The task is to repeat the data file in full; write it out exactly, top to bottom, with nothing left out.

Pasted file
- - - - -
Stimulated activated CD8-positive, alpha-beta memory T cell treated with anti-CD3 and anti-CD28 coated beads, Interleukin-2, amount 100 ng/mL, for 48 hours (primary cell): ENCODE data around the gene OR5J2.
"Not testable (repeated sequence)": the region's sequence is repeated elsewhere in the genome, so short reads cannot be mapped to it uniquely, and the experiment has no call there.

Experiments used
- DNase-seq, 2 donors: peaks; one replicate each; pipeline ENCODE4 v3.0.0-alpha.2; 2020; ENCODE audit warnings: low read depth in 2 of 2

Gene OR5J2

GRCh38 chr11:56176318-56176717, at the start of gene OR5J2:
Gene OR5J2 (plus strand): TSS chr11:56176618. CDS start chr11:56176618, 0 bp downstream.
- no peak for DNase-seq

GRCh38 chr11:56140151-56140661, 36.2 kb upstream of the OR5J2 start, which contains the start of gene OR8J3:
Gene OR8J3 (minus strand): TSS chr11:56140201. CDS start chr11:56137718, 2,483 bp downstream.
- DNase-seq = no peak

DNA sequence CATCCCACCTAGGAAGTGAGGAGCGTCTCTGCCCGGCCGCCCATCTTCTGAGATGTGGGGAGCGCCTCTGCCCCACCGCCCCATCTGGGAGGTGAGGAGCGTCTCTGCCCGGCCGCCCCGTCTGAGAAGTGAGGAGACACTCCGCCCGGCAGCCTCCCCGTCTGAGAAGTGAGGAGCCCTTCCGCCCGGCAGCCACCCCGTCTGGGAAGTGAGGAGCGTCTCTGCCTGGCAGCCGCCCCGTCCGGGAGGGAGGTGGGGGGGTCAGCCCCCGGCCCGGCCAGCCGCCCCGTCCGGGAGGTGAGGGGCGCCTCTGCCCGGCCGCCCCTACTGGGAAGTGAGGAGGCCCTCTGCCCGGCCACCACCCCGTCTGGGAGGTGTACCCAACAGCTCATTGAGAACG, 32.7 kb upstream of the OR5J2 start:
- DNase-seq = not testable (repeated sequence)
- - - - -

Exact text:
Stimulated activated CD8-positive, alpha-beta memory T cell treated with anti-CD3 and anti-CD28 coated beads, Interleukin-2, amount 100 ng/mL, for 48 hours (primary cell): ENCODE data around the gene OR5J2.
"Not testable (repeated sequence)": the region's sequence is repeated elsewhere in the genome, so short reads cannot be mapped to it uniquely, and the experiment has no call there.

Experiments used
- DNase-seq, 2 donors: peaks; one replicate each; pipeline ENCODE4 v3.0.0-alpha.2; 2020; ENCODE audit warnings: low read depth in 2 of 2

Gene OR5J2

GRCh38 chr11:56176318-56176717, at the start of gene OR5J2:
Gene OR5J2 (plus strand): TSS chr11:56176618. CDS start chr11:56176618, 0 bp downstream.
- no peak for DNase-seq

GRCh38 chr11:56140151-56140661, 36.2 kb upstream of the OR5J2 start, which contains the start of gene OR8J3:
Gene OR8J3 (minus strand): TSS chr11:56140201. CDS start chr11:56137718, 2,483 bp downstream.
- DNase-seq = no peak

DNA sequence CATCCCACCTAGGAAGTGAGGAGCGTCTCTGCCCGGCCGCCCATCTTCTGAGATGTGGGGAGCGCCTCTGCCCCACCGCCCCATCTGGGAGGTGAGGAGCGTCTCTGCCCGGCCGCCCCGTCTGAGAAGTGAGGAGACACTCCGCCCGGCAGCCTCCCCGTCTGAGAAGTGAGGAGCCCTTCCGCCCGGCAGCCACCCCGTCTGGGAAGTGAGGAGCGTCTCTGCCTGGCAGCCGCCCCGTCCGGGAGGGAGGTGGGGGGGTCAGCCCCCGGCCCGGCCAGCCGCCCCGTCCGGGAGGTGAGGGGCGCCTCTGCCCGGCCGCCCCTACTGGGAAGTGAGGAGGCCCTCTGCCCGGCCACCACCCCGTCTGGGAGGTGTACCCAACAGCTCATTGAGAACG, 32.7 kb upstream of the OR5J2 start:
- DNase-seq = not testable (repeated sequence)